QAHS celebrates Diwali and World Kindness Day

On Tuesday 13 November, the Bollywood CAS Group organised a morning ‘Pop-Up’ assembly to celebrate Diwali also known as ‘The festival of Lights.’ The dark Lecture Theatre was glowing as students received glow sticks to symbolise the message of “light in the darkness.” This festival marks the New Year on the Hindu calendar. This was the first time that the QA community got to be a part of such an auspicious celebration. The assembly was graced by the presence of Mrs. Vahini Panda who shared her fun-filled childhood experiences about Diwali and the significance the celebration plays in her life. Organising such celebrations is essential as it allows the strong rooted traditions of a culture to be shared and accepted. The Bollywood Dance Group performed a dance towards the end of the assembly to highlight that dance is an essential part of all celebrations in India.

The second section of the assembly was hosted by the Health and Well-being committee members celebrating World Kindness Day. The date decreed for World Kindness Day is 13 November as this was the opening day of the first World Kindness Movement conference held at Tokyo in 1998, and the 35th anniversary of the Small Kindness Movement of Japan, which brought the signatories of the ‘declaration of kindness’ of the World Kindness Movement together in 1997.

The purpose of World Kindness Day is to look beyond ourselves, beyond the boundaries of our country, beyond our culture, our race, our religion; and realise we are citizens of the world. As world citizens we have a commonality, and must realise that if progress is to be made in human relations and endeavours, if we are to achieve the goal of peaceful coexistence, we must focus on what we have in common. When we find likenesses we begin to experience empathy, and in such a state we can fully relate to that person or those people. While we may think of people from other cultures as being ‘different’, when we compare them with our own customs and beliefs, it doesn’t mean that we are any better than they are. When we become friends with someone from a different culture we discover that despite some obvious differences, there are many similarities.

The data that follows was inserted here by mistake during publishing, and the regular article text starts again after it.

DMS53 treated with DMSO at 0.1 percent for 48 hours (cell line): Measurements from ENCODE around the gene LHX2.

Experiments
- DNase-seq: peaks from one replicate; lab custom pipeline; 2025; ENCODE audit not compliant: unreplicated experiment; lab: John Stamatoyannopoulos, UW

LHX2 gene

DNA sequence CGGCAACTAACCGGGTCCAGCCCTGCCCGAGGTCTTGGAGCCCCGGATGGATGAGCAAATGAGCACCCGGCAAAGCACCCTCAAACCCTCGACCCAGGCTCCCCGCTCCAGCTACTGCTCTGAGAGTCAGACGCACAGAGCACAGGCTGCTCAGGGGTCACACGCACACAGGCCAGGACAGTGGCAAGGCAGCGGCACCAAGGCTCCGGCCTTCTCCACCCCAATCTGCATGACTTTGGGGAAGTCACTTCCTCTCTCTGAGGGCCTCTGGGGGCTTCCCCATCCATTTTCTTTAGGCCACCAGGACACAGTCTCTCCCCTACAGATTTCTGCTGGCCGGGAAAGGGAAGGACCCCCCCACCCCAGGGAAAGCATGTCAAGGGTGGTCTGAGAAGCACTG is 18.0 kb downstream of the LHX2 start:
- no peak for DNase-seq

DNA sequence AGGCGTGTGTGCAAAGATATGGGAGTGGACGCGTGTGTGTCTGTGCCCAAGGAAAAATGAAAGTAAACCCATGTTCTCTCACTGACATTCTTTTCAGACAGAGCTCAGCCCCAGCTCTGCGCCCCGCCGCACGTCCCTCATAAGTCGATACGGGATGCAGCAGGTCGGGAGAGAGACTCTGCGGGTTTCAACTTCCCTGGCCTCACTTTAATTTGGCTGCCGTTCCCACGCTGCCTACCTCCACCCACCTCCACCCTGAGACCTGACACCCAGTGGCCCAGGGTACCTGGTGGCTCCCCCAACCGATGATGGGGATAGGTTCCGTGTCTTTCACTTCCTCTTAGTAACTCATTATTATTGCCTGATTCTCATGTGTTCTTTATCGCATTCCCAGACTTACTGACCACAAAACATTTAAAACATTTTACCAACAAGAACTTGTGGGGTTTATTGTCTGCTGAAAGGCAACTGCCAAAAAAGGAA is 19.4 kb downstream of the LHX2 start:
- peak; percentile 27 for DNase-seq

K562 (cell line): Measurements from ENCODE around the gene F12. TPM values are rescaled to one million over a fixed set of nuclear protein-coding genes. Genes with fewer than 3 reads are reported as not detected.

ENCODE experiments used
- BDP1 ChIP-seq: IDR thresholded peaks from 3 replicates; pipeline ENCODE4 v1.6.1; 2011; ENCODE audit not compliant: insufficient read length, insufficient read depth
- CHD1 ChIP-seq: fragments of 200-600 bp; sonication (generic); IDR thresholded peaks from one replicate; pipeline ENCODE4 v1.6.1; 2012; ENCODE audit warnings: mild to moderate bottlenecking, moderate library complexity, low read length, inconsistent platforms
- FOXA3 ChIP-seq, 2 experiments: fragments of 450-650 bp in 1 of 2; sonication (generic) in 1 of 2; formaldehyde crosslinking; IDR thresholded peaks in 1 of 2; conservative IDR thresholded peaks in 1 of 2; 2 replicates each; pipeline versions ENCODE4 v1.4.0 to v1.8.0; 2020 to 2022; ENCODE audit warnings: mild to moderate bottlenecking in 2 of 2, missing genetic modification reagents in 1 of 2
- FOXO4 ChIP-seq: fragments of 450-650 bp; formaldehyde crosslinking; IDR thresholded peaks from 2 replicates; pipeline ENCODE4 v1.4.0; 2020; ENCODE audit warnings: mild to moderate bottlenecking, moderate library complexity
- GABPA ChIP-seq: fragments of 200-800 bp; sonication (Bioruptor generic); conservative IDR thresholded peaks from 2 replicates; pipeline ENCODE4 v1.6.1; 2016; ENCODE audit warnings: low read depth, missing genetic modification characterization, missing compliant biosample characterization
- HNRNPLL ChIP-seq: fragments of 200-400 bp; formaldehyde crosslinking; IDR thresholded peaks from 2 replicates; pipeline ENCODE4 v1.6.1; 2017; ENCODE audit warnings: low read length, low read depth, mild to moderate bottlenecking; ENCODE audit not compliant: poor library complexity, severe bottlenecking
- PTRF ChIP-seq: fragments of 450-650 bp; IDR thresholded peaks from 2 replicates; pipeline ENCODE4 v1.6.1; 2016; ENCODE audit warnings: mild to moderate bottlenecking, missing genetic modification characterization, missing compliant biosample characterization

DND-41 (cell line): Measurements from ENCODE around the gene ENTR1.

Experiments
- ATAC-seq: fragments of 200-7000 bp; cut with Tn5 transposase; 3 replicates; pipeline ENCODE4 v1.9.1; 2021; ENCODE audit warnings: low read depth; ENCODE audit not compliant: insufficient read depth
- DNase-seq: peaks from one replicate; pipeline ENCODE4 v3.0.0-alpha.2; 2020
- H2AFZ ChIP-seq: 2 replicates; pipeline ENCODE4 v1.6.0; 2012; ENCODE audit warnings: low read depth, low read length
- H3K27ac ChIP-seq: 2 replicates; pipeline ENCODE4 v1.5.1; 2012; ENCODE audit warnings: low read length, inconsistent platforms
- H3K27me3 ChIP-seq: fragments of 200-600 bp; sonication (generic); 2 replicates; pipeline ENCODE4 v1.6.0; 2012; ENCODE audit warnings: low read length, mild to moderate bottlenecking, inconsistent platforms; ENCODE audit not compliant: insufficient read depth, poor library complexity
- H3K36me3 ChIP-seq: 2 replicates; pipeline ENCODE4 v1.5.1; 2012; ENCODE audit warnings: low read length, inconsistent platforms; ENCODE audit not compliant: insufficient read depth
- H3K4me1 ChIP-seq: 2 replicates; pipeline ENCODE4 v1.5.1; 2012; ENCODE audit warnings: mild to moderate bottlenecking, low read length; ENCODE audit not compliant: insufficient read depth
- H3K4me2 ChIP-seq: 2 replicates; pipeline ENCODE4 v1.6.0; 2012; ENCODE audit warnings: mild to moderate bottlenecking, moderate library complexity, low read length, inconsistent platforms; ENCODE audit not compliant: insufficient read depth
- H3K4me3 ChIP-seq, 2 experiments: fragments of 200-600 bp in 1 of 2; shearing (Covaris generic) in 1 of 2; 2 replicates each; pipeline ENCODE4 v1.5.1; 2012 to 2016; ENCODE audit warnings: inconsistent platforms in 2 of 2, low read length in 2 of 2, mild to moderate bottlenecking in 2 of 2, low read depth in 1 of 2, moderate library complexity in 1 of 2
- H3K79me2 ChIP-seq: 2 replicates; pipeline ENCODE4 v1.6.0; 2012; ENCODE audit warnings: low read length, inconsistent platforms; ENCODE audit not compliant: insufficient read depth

In preparation for this kindness day, members of the Health and Wellness Committee, organised kindness shout-outs for the World Kindness Day Assembly. The committee requested these anonymous shout-outs from MLC classes and selected just a few of these to present at assembly, with the rest of the shout-outs being displayed on our gratitude board in the refectory. These shout-outs were very well received by the school, and I believe they really made some people’s day. As we celebrated World Kindness Day, we invited community members to look for ways to make kindness the norm in our daily lives. It is important to share these acts of kindness/shout-outs with others as, even though they may seem trivial, they can be the thing that makes a difference to someone.

World Kindness Day is a great day to begin building a new routine which means including intentional moments of kindness, laughter and delight. It also means taking a moment to enjoy and recognize when those things are happening. Kindness starts with one. One smile. One compliment. One cup of coffee. One conversation.

“The victory of good over evil” was the take home message from the assembly. Doing good isn’t always easy, but the story of Diwali shows us how choosing this difficult path ensures that we grow to become great human beings and help the world.

Nandini Kohli – Year 11 student, Bollywood CAS performer
Aidan Luchs – Year 10, Health and Well-being Ambassador